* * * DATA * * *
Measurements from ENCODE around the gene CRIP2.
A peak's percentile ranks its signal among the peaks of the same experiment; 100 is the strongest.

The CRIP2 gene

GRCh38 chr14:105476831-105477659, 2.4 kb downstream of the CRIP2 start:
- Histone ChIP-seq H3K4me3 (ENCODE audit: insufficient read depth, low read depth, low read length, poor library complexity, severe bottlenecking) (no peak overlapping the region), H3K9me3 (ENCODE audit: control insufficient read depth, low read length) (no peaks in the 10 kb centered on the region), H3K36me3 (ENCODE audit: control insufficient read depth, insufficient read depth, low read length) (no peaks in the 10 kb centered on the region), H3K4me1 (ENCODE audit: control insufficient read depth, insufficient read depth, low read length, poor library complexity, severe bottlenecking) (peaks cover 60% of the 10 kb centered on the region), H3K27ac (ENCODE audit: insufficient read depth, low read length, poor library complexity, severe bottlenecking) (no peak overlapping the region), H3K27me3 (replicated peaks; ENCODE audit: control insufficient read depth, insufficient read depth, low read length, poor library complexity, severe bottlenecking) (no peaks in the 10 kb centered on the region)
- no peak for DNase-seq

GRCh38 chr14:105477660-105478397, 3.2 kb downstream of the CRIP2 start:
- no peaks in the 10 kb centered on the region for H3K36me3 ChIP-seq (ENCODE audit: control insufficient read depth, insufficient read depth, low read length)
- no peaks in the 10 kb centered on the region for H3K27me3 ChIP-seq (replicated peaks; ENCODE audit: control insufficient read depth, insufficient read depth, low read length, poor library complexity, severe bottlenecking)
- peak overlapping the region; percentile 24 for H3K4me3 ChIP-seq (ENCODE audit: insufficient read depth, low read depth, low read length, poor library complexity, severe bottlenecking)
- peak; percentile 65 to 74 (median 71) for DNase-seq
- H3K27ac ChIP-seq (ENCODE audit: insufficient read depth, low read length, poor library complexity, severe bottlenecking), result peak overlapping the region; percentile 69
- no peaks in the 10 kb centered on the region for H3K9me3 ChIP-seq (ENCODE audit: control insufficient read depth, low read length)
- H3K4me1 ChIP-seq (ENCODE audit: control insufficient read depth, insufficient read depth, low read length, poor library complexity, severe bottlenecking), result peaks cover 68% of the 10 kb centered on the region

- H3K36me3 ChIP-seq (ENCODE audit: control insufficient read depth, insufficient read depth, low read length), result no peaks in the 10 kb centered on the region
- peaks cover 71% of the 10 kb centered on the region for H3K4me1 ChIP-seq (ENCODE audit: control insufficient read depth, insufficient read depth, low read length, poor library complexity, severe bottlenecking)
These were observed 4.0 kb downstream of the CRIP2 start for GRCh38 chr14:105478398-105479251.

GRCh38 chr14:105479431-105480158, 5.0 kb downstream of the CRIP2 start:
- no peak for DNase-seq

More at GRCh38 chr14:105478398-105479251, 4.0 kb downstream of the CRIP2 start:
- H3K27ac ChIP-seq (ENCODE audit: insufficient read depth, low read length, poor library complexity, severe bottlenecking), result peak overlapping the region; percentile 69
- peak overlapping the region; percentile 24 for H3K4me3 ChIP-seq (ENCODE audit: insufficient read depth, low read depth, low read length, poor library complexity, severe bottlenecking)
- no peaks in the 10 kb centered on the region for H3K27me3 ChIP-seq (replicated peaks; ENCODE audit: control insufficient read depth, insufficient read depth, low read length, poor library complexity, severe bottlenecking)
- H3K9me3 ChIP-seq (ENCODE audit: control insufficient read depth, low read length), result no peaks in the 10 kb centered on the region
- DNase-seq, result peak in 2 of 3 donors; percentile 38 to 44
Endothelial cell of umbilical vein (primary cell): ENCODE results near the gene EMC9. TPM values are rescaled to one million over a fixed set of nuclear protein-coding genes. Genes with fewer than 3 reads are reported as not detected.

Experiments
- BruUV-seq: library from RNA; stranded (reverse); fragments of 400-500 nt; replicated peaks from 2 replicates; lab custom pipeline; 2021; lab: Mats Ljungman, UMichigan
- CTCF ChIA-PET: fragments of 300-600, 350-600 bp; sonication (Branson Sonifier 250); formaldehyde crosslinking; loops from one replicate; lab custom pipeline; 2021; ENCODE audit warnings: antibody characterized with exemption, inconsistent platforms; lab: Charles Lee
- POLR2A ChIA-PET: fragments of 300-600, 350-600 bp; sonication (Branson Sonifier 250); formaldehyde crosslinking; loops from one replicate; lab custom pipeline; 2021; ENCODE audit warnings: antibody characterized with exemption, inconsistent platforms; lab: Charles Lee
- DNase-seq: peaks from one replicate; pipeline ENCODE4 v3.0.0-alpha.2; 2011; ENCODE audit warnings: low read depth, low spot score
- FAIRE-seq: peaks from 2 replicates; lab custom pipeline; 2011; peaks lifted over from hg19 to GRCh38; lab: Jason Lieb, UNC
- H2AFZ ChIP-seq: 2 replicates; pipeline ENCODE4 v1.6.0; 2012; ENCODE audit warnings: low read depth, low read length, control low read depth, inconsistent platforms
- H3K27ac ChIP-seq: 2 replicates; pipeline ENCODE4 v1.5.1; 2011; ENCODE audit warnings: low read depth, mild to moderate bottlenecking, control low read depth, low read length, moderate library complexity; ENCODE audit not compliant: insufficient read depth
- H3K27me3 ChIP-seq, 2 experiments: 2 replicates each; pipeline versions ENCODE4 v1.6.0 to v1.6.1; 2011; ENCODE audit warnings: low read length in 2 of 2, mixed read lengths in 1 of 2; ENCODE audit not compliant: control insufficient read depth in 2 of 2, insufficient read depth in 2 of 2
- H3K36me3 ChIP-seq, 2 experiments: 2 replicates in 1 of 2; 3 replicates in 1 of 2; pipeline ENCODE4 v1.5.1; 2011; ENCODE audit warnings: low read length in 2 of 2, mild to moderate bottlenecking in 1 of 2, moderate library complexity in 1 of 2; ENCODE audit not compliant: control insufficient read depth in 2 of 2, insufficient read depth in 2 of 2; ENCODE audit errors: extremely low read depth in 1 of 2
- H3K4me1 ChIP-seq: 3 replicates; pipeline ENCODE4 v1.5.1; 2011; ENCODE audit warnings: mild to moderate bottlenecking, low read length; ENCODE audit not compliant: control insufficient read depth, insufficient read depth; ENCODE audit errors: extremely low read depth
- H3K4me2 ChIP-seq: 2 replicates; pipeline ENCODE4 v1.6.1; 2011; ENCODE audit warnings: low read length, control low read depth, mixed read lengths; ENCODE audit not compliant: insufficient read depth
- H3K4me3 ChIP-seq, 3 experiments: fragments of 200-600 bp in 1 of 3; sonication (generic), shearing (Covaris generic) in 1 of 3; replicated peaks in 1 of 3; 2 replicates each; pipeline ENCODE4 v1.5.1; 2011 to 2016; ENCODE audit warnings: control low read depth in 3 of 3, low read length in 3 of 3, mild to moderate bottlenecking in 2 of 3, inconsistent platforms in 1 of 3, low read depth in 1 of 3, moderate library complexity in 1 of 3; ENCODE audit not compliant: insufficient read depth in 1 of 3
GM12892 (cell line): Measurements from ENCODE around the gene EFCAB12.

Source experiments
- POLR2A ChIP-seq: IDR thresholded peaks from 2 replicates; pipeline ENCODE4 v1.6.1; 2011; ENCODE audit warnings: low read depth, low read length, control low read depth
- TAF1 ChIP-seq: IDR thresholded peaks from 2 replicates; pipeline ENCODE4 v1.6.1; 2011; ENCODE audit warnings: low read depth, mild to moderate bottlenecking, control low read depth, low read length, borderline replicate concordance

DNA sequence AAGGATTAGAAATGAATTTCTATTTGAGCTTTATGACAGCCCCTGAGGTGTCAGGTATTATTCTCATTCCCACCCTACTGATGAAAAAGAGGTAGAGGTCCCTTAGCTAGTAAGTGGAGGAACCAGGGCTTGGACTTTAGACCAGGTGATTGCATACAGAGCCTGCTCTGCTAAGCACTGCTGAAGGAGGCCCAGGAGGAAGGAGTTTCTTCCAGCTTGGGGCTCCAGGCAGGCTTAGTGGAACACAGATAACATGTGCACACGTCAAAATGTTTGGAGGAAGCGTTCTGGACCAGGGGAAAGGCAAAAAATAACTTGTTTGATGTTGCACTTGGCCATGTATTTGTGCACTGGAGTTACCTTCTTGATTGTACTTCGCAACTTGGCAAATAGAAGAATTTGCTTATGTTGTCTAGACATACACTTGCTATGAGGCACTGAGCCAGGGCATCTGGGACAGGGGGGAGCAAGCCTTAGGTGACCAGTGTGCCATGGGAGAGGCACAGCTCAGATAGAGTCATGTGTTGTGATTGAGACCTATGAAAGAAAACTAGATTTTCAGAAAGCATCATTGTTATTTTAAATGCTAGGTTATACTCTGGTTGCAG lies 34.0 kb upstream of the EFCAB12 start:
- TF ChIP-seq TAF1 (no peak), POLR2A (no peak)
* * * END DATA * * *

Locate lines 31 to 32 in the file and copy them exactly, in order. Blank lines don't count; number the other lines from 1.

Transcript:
- DNase-seq: peaks from one replicate; pipeline ENCODE4 v3.0.0-alpha.2; 2011; ENCODE audit warnings: low read depth, low spot score
- FAIRE-seq: peaks from 2 replicates; lab custom pipeline; 2011; peaks lifted over from hg19 to GRCh38; lab: Jason Lieb, UNC